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An innovative programme, aimed at reducing drink-driving in the Waitaki district, might be tried in other areas if a six-month trial proves successful. Sally Rae checks on its progress.
"It does happen . . . it's still happening. Probably as I'm speaking people are doing it right now."
The "it" John (not his real name) refers to is drink-driving - a topic with which he is very familiar.
Last year, he admitted a charge of refusing to permit a blood specimen to be taken, his third drink-driving conviction, and he was later sentenced in the Oamaru District Court.
John is one of 56 people to have gone through the recidivist drink-driver programme since it was launched by Judge Stephen O'Driscoll in November last year.
Forty-five of those were convicted for drink-driving and the others were convicted on driving-related charges and chose to take part. There have also been additional youth offenders.
Prior to sentencing, drink-drivers appearing in the Oamaru District Court view a DVD containing footage from television programme 10-7, as well as locally filmed incidents. It shows the effects a drink-driver can have on victims and their families.
After viewing the DVD, the offenders complete a questionnaire which is then handed to the sitting judge, with the answers and attitudes taken into consideration during sentencing.
"It's a pretty good idea . . . something that should have been done quite a long time ago," John said.
He believed it should be shown at secondary school - "it's got to be a must" - to bring home the far-reaching effects of drink-driving.
For him, the DVD "hit home".
John's two earlier drink-driving convictions were when he was much younger, with his second conviction 11 years ago.
Now in his mid-30s, he made the foolish decision to drive home while he was at a friend's home.
He realised now that he should have rung his partner to collect him, as he knew he was over the limit. But, as he said, "you just don't think".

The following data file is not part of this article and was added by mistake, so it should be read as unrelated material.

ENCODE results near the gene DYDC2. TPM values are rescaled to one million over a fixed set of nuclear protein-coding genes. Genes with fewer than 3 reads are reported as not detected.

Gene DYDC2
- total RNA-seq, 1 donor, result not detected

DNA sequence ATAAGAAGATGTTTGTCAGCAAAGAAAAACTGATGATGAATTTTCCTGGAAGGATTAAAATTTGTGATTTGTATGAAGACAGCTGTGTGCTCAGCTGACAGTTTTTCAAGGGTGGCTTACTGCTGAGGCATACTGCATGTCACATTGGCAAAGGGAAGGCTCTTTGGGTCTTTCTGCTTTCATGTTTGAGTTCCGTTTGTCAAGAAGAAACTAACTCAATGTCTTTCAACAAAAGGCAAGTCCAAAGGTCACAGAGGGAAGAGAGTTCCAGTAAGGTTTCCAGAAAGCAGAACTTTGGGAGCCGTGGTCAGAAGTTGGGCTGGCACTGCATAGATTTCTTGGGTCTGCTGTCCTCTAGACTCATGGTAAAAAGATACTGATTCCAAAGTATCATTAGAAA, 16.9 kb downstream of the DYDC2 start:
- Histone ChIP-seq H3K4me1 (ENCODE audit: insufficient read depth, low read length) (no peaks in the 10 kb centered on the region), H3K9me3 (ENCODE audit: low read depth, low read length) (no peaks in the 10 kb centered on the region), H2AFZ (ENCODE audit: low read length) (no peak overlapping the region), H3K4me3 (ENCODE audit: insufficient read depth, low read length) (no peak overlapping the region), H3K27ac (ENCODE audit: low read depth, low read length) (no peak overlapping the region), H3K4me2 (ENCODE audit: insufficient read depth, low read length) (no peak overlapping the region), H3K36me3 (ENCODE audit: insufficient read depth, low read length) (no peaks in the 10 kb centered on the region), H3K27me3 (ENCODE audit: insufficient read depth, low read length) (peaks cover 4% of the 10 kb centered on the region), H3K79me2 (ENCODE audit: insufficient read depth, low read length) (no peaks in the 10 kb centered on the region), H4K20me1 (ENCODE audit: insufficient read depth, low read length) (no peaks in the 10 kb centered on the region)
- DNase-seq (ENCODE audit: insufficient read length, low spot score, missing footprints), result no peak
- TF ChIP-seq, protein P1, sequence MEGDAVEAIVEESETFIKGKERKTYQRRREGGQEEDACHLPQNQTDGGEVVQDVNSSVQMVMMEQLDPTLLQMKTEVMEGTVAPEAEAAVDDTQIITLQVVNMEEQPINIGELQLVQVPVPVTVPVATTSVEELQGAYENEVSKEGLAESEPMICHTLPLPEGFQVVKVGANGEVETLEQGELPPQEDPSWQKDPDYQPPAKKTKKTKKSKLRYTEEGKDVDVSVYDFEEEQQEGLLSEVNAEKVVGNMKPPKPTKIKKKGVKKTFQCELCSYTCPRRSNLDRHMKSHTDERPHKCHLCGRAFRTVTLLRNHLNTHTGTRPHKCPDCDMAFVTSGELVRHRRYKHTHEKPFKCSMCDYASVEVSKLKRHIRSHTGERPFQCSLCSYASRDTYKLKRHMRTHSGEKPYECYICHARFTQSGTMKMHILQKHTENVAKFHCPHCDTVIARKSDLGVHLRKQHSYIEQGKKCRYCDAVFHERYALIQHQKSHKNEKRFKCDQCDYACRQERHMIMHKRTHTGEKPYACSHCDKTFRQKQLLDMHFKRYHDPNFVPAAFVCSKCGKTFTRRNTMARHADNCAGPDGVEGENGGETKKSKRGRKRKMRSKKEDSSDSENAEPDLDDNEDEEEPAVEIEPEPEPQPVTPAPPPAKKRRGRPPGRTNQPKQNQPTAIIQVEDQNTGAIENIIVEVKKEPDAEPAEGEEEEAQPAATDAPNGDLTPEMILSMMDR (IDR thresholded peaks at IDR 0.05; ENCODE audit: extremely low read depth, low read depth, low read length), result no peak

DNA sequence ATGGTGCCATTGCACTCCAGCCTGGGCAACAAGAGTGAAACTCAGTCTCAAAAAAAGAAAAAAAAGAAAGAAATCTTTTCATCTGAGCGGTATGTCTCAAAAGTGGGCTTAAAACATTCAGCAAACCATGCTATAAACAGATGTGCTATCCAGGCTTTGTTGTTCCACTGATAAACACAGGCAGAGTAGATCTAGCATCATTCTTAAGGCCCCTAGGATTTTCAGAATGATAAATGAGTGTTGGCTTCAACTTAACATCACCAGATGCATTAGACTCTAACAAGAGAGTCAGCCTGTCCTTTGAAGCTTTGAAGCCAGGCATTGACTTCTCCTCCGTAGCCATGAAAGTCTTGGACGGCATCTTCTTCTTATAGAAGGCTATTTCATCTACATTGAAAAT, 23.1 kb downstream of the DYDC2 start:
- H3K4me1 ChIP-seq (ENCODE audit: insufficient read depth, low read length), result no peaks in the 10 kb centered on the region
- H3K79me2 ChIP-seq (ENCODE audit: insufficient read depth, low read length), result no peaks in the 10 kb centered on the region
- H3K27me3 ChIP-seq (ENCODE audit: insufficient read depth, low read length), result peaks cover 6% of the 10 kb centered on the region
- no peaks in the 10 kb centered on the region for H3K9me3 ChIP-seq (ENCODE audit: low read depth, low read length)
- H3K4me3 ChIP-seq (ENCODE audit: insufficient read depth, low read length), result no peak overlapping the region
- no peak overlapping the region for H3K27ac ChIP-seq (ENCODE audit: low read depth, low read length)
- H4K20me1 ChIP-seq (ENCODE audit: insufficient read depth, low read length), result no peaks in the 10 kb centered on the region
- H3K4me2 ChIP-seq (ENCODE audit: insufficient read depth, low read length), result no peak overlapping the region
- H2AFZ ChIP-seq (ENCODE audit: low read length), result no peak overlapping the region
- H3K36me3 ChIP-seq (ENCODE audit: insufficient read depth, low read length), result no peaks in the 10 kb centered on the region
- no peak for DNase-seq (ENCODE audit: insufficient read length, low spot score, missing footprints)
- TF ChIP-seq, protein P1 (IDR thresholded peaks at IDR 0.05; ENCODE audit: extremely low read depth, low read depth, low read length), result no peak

The ramifications of his offending, and subsequent penalties, had been "big", including nearly breaking up with his partner over it. It had major effects on her, something he had not previously thought about.
While impressed with the DVD, John thought it could be further improved by having a drink-driver appear on it, maybe someone who had killed somebody through their actions.
The programme might be tried in other areas if the trial proves successful.
In the meantime, retired police sergeant Derek Beveridge, who is managing the programme, and Waitaki community safety officer Alison Banks say it has to be proved it works. While there will be some who are "telling porkies", quite a number seemed "quite genuine" in what they wrote, Mr Beveridge said.
Some had shed a few tears and others had "shocked" looks on their faces as they watched the DVD.
A high percentage knew people featuring on the DVD, and that local segment was the key to it, he said.
The two main points to come from the questionnaire was that many did not think they were over the limit and that they did not realise the consequences, particularly how it affected others, Mrs Banks said.
The "telling truth" would be what happened after their disqualification period ended and they got their driver's licence back, she said.
There had been so much positive feedback about the DVD to the point where people were saying it should be shown in schools.
After a month, a second evaluation form was sent to offenders and that was proving interesting, with some saying they had stopped drinking. Another evaluation was sent further down the track.
Response to DVD
Comments from recidivist drink-drivers who have seen the DVD:-
• "It's a rude shock to see the realities on families that have been unfortunate enough to lose a loved one but certainly worthwhile because it certainly sent a message home."
• "I'm never going to drink and drive, ever".
• "It really makes you think of the effects on others."
• "It opened my eyes on the facts of drink-driving and speed".
• "I never thought about the consequences to my actions. I will never do it again."